It’s the shoe that all of East Asia is still waiting to drop.
U.S. intelligence warned months ago that a region-rattling seventh North Korea nuclear detonation test could be imminent, but such a test has yet to occur and North Korea watchers say the reason is tied to Pyongyang’s complex relationship with the Communist Party-ruled government in neighboring China.
While the Biden administration is pushing for Beijing to convince North Korean leader Kim Jong-un not to go forward with a test, analysts say the strategy is unlikely to work because Mr. Kim is determined to use a test to prove his regime — despite its heavy economic reliance on Beijing — is not controlled by China.
The situation is causing deep unease among the U.S. and its allies in Northeast Asia, where a North Korean nuclear test, the first since 2017, could dangerously destabilize the region that’s already on edge over geopolitical tension emanating from Russia’s 9-month-old war in Ukraine and the shaky state of U.S. relations with China. Pyongyang has engaged in an accelerated schedule of ballistic and cruise missile tests since the start of the year, but has refrained from testing a new nuclear device.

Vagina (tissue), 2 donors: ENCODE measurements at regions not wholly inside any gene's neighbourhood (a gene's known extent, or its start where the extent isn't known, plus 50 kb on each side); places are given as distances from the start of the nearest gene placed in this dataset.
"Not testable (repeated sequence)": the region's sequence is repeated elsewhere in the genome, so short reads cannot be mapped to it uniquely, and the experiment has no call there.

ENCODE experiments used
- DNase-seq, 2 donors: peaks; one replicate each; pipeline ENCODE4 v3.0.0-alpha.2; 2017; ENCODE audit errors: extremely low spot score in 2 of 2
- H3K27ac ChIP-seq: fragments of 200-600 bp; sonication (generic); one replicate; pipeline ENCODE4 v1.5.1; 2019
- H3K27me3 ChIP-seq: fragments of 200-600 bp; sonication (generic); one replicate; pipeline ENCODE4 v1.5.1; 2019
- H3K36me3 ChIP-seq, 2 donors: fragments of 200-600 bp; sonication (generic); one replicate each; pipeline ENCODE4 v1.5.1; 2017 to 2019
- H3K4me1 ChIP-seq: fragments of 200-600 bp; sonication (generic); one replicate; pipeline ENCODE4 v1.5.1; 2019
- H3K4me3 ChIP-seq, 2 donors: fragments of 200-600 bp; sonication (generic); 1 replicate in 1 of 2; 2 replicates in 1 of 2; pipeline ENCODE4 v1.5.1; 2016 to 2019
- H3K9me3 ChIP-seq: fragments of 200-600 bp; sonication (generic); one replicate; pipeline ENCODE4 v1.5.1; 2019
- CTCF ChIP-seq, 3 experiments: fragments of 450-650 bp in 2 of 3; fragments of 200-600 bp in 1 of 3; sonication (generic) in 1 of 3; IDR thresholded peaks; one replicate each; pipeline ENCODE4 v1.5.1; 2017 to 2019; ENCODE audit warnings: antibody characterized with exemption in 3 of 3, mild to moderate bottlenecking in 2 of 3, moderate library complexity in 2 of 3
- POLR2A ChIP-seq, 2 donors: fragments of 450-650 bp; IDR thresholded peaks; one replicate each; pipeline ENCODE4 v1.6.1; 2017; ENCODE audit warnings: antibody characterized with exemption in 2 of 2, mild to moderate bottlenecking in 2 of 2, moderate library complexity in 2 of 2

The question of why Mr. Kim has waited is a source of speculation in Washington, where U.S. intelligence warned in May that preparations for an underground detonation were detected at Punggye-ri, the site where all six of the North’s previous nuclear tests occurred from 2006 to 2017.
Analysts say Mr. Kim likely calculated that China — North Korea’s main ally and economic backer — would be angered if the North tested just before or during the late-October Chinese Party Congress, as a test could trigger a security crisis that distracted from the congress.
But the reasoning behind the Kim regime’s decision to continue delaying during the month since Chinese President Xi Jinping secured an unprecedented third term in power at the congress is more elusive.
“They probably did not want to have a nuclear test right after the Chinese had their party congress because it would be too obvious that they were waiting for the Chinese Party Congress to be over,” said Yun Sun, who heads the China program at the Stimson Center in Washington.
“North Korea follows the ‘juche’ ideology of self-reliance, so they don’t want it to appear that they were subject to the Chinese determination for when they can or cannot have a test,” she said. “But we all know they were holding off their nuke test until after the party congress because the Chinese would not like it.”